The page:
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COVID-19: Details of the National Cabinets’ Mandatory Commercial Tenancies Code

3 min read

07 Apr 2020

The National Cabinet have finalised the Commercial Tenancies Code today and the Prime Minister has outlined the mandatory code of practice.

The mandatory code is part of the governments’ hibernation strategy to try and preserve businesses and the economy and protect it from the economic fallout from the coronavirus, COVID-19, pandemic.

It will differ from state to state and apply to landlords and tenants who are eligible for the Governments’ JobKeeper program and where turnover is $50 million or less.

Morrison has advised the code has the following principles:

  • Landlords must not terminate the lease or draw on tenant security;
  • Tenants must honour the lease;
  • Landlords will be required to reduce rent proportionate to the trading reduction in the tenants business over the course of the pandemic, through a combination of waivers of rent or deferrals of rent;
  • Waivers of rent must account for 50%, at least, of the reduction of the rental provided to the tenant during that that period;
  • And deferrals must be covered over the balance of the lease term, and in no less period than 12 months.

“So if the lease term goes for 3 years you can amortise the cost of the rental deferral over that three year period after the pandemic period. But if the lease only has another 6 months to run then the tenant would have a minimum of twelve months after the pandemic period in order to cover the deferrals of the rental payments.”

This will be overseen by a binding mediation process run by the states and the territories.

The prime minister is expecting and requested banks to come to the party as well.

The intent of the code is to preserve the lease and the relationship. It keeps the tenants in the property and the lease in place, which underpins the value of the commercial property.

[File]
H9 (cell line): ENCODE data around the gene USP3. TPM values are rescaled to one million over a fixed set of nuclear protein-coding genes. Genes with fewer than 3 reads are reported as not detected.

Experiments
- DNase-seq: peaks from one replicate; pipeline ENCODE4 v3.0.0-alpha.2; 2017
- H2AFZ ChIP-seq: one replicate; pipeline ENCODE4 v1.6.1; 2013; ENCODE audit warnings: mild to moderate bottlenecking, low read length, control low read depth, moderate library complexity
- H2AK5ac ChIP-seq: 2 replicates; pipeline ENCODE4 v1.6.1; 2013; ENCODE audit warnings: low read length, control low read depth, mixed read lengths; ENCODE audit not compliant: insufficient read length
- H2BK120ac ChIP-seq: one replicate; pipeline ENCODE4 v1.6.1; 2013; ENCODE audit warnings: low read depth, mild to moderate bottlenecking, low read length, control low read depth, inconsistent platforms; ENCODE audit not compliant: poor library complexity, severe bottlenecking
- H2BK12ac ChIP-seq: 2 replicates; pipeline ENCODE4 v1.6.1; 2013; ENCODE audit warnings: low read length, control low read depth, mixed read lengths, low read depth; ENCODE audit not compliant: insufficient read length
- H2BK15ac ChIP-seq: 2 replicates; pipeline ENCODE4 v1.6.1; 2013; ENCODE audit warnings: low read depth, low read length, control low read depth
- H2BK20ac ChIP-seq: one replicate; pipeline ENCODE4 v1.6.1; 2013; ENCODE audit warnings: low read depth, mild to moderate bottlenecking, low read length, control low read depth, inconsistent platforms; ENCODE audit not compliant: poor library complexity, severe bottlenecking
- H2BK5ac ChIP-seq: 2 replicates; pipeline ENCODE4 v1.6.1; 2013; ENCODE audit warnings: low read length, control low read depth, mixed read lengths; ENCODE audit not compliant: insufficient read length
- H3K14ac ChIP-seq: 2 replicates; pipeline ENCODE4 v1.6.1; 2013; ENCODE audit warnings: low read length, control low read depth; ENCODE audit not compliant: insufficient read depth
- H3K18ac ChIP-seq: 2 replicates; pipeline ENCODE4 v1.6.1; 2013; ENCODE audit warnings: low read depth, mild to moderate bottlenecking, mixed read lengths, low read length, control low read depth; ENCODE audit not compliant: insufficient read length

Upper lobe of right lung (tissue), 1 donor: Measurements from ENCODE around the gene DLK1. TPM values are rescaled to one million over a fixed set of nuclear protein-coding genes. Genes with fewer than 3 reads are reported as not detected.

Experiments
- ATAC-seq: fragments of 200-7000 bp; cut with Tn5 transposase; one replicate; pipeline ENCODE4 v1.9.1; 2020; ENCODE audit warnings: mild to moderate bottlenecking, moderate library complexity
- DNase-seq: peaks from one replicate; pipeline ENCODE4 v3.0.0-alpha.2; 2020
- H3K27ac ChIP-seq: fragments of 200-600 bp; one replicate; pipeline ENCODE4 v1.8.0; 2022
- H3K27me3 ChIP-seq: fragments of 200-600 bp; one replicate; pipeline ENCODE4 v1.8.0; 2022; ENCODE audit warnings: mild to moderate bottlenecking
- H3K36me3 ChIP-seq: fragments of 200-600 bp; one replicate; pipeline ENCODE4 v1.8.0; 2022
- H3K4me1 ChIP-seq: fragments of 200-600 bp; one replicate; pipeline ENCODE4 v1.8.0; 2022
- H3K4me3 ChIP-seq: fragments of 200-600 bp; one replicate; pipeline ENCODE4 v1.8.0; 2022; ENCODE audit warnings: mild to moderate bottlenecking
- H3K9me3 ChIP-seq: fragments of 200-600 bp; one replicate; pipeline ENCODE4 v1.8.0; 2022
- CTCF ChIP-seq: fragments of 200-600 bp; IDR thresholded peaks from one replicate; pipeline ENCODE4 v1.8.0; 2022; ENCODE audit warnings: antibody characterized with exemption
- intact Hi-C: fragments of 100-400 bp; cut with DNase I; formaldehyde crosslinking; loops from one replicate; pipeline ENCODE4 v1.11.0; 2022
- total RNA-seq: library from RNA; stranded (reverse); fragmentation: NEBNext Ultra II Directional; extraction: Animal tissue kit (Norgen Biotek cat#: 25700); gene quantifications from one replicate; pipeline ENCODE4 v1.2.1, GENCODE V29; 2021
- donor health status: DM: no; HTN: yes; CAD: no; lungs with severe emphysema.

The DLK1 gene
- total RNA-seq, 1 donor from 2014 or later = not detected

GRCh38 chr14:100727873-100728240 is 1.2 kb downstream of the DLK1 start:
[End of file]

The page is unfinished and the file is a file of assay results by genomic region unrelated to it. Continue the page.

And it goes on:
The code is applicable to many tenants and landlords and the negotiation process may be easier for tenants as the new code is in place.

Get it in writing

If you are going to renegotiate terms then you should be getting the terms in writing. This is especially true if you are the tenant. The terms should be clearly drafted and take into account the full agreement.

Ensuring that the agreement binds both parties and is clearly drafted will ensure that subsequent disputes do not arise. Ambiguous agreements and drafting is where we see most lease disputes arise it is important that you have the advice of a competent commercial lease lawyer.

Verbal agreements cannot be relied upon or upheld in court.

We can help

We have a team of highly experience lawyers in this space and are already working on behalf of our landlord and tenant clients as the “buffer”.

PCL Lawyers have represented and assisted both landlords and tenants alike in a broad range of leasing issues and disputes. We give concise and commercial legal advice to all our clients and are committed to achieving the best outcome for our clients.

For those not eligible for JobKeeper

For those who are not eligible for JobKeeper we can assist in negotiating with your landlord or tenant on your behalf. Larger businesses or those that have not had a steep reduction in turnover may still look to see what amendments can be made to their leasing arrangements.

READ MORE information for businesses and law changes due to COVID-19

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